Separating Integration and Unit Tests with Gradle

· 8 minute read
Gradle
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Gradle is a popular build automation tool that supplies functionality for building Java projects through its Java Plugin. The plugin sets up a structure that most projects can adhere to by separating production code from test code with the introduction of SourceSets, where each SourceSet represents a group of Java source files and miscellaneous resource files that the Java files may interact with. When applying the Java plugin (e.g. apply plugin: 'java'), the project structure is initially configured with two default SourceSets: main and test. The main SourceSet contains the production code that is shipped and deployed, whereas the test SourceSet contains various tests that aren’t deployed but are used to verify the integrity of the production code.

In order to achieve separation of concerns we can separate the different types of tests (e.g. unit, integration, acceptance), allowing us to prioritise unit tests and other verification tasks before integration tests in our task execution graph, thus reducing time spent waiting on all of the tests to fail before determining that one early and quick-to-execute unit test had failed early on in the process. Failing fast is an important concept of the Agile software development methodology as it allows the learning process to begin as early as possible, providing the shortest feedback loop available for the developer to begin fixing a failing test.

A short feedback loop is also important for those practising TDD as the developer will often write a failing unit test beforehand which tests the requirements that the, as-of-yet unwritten, production code should satisfy. As such, the unit test itself will fail immediately and can be run again once a portion of the production code has been written by the developer in order to obtain instant feedback regarding the amount of requirements they have satisfied.

Structuring Your Project

Gradle allows you to write your own plugins that can be shared with all of the modules that exist in your project in order to reduce code duplication. This can be achieved by writing the code you wish to share in your own .gradle file, e.g. integTest.gradle for our integration test plugin. This is referred to as a Script Plugin and allows individual sub-projects to import it if they need the functionality it provides. Typically these plugin files are stored alongside the other Gradle configuration files (e.g. the Gradle Wrapper) under the gradle directory.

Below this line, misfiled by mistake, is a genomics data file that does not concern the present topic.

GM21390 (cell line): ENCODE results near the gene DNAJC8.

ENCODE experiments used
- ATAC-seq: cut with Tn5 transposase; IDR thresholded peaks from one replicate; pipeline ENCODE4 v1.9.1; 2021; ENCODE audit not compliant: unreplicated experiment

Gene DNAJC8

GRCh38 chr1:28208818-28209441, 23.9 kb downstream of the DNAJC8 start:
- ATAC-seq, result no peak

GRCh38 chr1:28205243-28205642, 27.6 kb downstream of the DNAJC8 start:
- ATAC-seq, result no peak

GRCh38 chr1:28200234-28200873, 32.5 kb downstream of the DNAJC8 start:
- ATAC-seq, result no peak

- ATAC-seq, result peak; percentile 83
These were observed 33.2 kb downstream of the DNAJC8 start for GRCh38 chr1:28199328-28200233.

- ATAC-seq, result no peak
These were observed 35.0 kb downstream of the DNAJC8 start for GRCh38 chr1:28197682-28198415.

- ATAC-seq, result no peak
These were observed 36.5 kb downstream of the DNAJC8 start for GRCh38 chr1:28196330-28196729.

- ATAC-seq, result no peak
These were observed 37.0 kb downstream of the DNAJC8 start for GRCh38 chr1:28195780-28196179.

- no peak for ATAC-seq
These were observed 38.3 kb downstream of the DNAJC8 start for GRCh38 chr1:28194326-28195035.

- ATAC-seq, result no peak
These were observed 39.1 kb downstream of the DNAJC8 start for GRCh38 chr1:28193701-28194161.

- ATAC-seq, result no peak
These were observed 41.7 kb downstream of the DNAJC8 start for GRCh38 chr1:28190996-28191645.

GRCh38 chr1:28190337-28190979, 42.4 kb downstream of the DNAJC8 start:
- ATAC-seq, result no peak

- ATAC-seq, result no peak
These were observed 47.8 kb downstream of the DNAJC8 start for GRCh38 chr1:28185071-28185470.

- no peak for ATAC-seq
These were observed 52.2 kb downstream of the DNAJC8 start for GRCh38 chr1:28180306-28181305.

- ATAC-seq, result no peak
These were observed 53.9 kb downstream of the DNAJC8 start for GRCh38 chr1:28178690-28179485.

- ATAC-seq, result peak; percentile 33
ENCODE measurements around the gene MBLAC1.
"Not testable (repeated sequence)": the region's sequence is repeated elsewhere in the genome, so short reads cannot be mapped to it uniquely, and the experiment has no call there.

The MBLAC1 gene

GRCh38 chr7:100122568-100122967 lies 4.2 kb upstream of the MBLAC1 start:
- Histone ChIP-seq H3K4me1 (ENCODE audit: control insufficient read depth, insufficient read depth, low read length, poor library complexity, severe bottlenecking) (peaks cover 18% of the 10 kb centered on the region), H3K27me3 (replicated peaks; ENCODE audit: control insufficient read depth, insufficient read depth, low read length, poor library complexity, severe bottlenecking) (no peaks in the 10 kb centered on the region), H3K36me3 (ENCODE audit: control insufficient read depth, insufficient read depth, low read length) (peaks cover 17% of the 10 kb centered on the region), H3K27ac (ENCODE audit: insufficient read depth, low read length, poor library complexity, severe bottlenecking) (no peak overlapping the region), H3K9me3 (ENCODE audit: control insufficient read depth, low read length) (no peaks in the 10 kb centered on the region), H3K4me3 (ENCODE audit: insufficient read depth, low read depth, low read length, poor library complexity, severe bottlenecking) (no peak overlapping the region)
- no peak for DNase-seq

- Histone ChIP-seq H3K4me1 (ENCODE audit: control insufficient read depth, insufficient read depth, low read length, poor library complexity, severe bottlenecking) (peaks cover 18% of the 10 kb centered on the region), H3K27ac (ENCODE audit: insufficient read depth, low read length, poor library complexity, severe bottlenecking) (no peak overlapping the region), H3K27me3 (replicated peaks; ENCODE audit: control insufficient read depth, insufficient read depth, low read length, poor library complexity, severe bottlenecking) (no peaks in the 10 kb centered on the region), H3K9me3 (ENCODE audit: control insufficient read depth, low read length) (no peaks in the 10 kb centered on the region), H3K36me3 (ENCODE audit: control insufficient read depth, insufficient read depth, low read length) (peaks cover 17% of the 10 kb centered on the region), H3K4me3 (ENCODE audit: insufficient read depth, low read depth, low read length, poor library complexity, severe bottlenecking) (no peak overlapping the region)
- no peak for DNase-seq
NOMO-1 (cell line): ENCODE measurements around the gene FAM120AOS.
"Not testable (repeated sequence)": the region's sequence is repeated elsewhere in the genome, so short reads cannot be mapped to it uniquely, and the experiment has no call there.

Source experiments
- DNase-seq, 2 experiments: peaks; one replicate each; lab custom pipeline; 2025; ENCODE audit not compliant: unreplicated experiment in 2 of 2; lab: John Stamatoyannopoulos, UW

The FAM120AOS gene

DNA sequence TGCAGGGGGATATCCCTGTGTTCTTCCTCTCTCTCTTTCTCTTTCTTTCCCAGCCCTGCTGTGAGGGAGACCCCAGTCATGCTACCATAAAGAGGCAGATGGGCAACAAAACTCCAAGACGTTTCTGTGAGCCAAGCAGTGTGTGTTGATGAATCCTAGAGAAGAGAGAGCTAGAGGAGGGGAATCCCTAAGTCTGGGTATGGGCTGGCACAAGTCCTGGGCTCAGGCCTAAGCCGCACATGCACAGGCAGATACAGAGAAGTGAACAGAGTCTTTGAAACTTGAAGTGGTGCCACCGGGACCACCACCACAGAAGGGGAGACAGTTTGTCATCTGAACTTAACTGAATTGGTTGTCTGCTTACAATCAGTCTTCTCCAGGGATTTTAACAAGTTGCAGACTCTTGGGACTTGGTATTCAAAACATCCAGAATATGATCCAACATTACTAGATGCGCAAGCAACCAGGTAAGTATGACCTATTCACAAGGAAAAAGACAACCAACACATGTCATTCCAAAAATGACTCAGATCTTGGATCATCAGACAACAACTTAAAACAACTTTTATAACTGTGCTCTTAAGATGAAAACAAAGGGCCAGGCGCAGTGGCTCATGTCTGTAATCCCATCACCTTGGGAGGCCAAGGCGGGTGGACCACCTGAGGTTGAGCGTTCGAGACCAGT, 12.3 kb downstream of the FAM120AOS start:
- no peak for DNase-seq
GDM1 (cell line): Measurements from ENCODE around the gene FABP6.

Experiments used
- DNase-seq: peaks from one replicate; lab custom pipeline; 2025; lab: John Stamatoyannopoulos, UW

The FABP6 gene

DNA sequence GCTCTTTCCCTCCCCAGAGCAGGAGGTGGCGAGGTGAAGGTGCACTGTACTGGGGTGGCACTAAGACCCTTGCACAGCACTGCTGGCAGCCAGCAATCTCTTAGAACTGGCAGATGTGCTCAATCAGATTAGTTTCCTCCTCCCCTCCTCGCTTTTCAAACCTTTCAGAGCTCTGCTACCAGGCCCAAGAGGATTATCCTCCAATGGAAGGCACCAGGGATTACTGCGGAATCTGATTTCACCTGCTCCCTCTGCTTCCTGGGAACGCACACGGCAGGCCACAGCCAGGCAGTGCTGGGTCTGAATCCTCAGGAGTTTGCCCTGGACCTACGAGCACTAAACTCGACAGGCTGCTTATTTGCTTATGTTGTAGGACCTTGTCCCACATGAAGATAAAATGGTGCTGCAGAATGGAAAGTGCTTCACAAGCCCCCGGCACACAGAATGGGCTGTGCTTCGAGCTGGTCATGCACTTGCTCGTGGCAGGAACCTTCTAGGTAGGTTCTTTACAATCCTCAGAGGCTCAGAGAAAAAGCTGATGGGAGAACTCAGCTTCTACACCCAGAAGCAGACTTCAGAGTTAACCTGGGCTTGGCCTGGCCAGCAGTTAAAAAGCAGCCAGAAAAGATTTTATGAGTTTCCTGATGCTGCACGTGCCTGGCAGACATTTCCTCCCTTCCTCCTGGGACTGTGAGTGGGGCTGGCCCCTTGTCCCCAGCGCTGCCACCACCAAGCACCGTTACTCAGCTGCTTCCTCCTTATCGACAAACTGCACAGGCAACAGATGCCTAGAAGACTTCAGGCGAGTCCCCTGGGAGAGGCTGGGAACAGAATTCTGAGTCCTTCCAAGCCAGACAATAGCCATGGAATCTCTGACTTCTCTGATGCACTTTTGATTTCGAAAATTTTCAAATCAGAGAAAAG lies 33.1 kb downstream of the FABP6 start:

In the example below our project has two sub-projects: api and rest. The rest sub-project provides a REST interface to our product’s core api sub-project. Our api is tested with unit tests, however, the rest sub-project includes integration tests in which we mock live HTTP connections that query our REST server, allowing us to make assertions on the data that our interface returns to each query.

sample-project
├── api (1)
│   └── src
│	    ├── main
│	    │   ├── java
│	    │   └── resources
│	    ├── test
│	    │   ├── java
│	    │   └── resources
│	    └── build.gradle
│
├── gradle (2)
│   ├── wrapper (3)
│   │   ├── gradle-wrapper.jar
│   │   └── gradle-wrapper.properties
│   └── integTest.gradle (4)
│
├── rest (1)
│   └── src
│	    ├── integTest (5)
│	    │   ├── java
│	    │   └── resources
│	    ├── main
│	    │   ├── java
│	    │   └── resources
│	    ├── test
│	    │   ├── java
│	    │   └── resources
│	    └── build.gradle
│
└── build.gradle
  1. The sub-projects.
  2. The Gradle configuration directory.
  3. Configuration files for the Gradle Wrapper.
  4. Our integration test Script Plugin.
  5. The directories for our new integTest SourceSet.

Creating the SourceSet

The first thing to add to our integTest.gradle file is configuration for our new SourceSet. As mentioned in the preamble, a SourceSet represents a set of Java source files and miscellaneous resources, the directories for which we need to configure relative to the working directory of the sub-project.

The following code creates a new SourceSet named integTest and configures the directory paths for both its Java source files and resource files:

sourceSets {
    integTest {
        java.srcDir 'src/integTest/java'
        resources.srcDir 'src/integTest/resources'
    }
}

With the SourceSet now in place we must configure its dependencies to ensure that it has access to classes it needs to test, as well as provide it with any of the existing classes from unit tests that it may leverage within the integration tests.

dependencies {
    integTestCompile sourceSets.main.output
    integTestCompile sourceSets.test.output (1)

    integTestCompile configurations.compile
    integTestCompile configurations.testCompile (2)

    integTestRuntime configurations.runtime
    integTestRuntime configurations.testRuntime (3)
}
  1. Provides, at compile-time, the classes produced by the main and test SourceSets, allowing the integration tests to access the production code in main and allowing them to reuse any unit test helper methods in test.